Just when you thought you have seen it all, in comes this little gem of a movie that takes the end of the world concept to new and disturbing heights. Part love story and part doomsday movie, "Perfect Sense" works on both levels, giving us two characters whom meet amidst an epidemic where the entire world is systematically having each of their senses ripped away from them. Using their budding love for one another as a way to show us the effects of having your senses removed is an extraordinary way to show how the human spirit persists even when there is little hope left in the world.



This is yet another little film released earlier in 2012 that received a lot of acclaim at the time of its release yet it seemed to have simply vanished later in the year. Featuring a powerful performance by Adrien Brody, the heavy handedness of its message about the school system being over burdened and overlooked by parents and teachers alike is made more tolerable by the importance of its message and the strong cast of supporting actors sprinkled throughout.



This movie got a bad rap upon its theatrical release. Promoted as a film about Liam Neeson taking on wolves after surviving a plane crash is a little more than misleading. Fortunately the film we got was much better than anything that trailer promised. It may not pack the visceral and literal punch most were expecting, but as we watch these men fight for their lives against a pack of blood thirsty wolves, it is difficult not to become emotionally attached to them as they struggle for survival.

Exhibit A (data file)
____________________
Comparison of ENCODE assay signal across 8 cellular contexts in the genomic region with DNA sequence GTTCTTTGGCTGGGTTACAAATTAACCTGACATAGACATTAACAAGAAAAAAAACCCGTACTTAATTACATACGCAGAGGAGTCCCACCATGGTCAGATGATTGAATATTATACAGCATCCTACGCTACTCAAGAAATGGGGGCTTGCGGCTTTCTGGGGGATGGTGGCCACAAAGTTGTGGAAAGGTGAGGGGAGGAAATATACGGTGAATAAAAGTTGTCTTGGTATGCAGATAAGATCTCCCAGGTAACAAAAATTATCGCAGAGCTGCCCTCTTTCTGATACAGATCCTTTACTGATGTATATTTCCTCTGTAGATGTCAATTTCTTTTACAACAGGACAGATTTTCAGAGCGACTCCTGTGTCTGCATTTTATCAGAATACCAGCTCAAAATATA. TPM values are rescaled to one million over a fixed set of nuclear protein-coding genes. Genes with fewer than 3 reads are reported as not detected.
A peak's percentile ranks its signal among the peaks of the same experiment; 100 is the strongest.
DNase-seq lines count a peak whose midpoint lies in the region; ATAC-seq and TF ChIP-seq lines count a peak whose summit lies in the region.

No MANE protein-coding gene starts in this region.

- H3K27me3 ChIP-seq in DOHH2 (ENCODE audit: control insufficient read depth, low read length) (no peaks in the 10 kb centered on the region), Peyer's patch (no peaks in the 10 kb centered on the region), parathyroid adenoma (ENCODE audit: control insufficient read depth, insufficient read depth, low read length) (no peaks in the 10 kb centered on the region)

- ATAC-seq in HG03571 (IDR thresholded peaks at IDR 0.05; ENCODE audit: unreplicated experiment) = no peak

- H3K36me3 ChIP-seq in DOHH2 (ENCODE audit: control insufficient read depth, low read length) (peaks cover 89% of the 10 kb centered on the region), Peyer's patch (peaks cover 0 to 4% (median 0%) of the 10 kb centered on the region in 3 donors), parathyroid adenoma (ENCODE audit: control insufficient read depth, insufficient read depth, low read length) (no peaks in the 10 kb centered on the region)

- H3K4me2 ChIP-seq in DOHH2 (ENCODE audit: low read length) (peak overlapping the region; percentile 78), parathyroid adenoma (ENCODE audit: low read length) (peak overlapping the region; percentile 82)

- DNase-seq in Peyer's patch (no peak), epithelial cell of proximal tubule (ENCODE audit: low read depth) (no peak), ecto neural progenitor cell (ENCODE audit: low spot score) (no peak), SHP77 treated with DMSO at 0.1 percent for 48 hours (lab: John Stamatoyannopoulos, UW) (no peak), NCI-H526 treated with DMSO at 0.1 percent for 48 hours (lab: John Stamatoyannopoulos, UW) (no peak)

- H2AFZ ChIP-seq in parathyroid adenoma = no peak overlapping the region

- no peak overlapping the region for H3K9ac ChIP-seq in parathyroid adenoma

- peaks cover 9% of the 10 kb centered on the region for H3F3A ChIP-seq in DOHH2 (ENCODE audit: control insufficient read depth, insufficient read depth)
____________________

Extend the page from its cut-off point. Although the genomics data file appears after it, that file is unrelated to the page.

I will be honest with you on this one, I really wished this would have made my list of the top films of the year. Even though I thoroughly loved this movie, I couldn't help but realize that even though Peter Jackson once again provided us with a splendid new journey through middle earth, we have seen all this before in one form or another. So, it was taken out to make room for more obscure and equally deserving films, but that doesn't change the fact that I had more fun with this film than any other I saw all year. It's that good.



Poor poor John Carter (and Taylor Kitsch who starred in not one, not two, but THREE bombs this year, ouch). If only people had come to their senses and saw you for what you truly were, a brand new Sci-Fi adventure with plenty of action, romance and adventure to sustain future sequels that will sadly never happen now. Even though it is too late to save this franchise from the depths of cinematic hell, it isn't too late to find out why this movie deserved more love than it received.